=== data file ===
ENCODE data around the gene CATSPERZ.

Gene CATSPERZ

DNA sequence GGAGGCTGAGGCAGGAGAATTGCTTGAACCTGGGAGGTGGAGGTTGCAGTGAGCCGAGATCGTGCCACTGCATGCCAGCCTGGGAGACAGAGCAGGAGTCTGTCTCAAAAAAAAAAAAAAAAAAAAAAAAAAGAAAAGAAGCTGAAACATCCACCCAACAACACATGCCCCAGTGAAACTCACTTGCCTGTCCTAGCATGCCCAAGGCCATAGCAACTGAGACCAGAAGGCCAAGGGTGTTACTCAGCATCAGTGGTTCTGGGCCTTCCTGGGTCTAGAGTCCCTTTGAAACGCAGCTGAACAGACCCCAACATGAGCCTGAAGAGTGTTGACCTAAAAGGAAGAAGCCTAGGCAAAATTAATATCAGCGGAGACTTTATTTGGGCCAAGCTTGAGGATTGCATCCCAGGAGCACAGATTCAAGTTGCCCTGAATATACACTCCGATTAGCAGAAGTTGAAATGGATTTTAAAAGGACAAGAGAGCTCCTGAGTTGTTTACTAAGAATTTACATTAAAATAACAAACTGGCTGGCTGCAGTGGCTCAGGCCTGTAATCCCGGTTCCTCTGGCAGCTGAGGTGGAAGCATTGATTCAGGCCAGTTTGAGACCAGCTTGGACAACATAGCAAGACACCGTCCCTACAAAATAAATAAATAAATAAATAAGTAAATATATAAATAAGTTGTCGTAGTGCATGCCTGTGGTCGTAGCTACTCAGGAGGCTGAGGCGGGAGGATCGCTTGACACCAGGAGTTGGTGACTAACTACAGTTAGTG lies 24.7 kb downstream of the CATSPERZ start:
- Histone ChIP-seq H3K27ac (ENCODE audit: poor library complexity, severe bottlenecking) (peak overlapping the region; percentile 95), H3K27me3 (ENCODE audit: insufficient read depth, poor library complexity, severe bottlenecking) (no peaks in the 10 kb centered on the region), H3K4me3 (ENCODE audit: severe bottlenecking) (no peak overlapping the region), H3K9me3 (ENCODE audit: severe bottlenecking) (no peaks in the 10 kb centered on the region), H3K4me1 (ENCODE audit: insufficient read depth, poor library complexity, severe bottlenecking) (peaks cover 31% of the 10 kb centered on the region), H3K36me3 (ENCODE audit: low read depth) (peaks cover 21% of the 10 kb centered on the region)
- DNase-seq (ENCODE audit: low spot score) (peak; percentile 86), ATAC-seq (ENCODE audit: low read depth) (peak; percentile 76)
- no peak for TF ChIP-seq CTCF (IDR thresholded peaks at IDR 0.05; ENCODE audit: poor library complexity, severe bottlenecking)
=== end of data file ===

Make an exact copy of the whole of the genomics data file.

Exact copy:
ENCODE data around the gene CATSPERZ.

Gene CATSPERZ

DNA sequence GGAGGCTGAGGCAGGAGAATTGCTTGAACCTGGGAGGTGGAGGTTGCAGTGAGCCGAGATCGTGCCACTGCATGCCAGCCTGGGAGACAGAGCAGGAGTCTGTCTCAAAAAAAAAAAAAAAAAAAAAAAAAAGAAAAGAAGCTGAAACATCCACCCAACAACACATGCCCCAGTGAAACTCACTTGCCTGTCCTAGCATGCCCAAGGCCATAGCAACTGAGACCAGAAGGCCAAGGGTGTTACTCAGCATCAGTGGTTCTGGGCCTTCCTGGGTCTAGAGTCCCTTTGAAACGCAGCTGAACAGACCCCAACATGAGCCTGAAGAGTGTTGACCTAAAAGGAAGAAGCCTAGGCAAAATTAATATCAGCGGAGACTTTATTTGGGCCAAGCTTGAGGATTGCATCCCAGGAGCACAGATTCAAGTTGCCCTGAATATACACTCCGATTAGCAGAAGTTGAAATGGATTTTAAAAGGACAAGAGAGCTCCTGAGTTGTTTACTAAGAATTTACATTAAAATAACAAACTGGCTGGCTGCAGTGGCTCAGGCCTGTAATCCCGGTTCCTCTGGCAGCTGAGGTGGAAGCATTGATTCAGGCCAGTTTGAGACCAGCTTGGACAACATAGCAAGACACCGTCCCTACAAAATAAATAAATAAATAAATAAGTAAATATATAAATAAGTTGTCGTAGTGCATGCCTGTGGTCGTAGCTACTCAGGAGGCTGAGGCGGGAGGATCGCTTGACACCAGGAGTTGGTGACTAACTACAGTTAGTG lies 24.7 kb downstream of the CATSPERZ start:
- Histone ChIP-seq H3K27ac (ENCODE audit: poor library complexity, severe bottlenecking) (peak overlapping the region; percentile 95), H3K27me3 (ENCODE audit: insufficient read depth, poor library complexity, severe bottlenecking) (no peaks in the 10 kb centered on the region), H3K4me3 (ENCODE audit: severe bottlenecking) (no peak overlapping the region), H3K9me3 (ENCODE audit: severe bottlenecking) (no peaks in the 10 kb centered on the region), H3K4me1 (ENCODE audit: insufficient read depth, poor library complexity, severe bottlenecking) (peaks cover 31% of the 10 kb centered on the region), H3K36me3 (ENCODE audit: low read depth) (peaks cover 21% of the 10 kb centered on the region)
- DNase-seq (ENCODE audit: low spot score) (peak; percentile 86), ATAC-seq (ENCODE audit: low read depth) (peak; percentile 76)
- no peak for TF ChIP-seq CTCF (IDR thresholded peaks at IDR 0.05; ENCODE audit: poor library complexity, severe bottlenecking)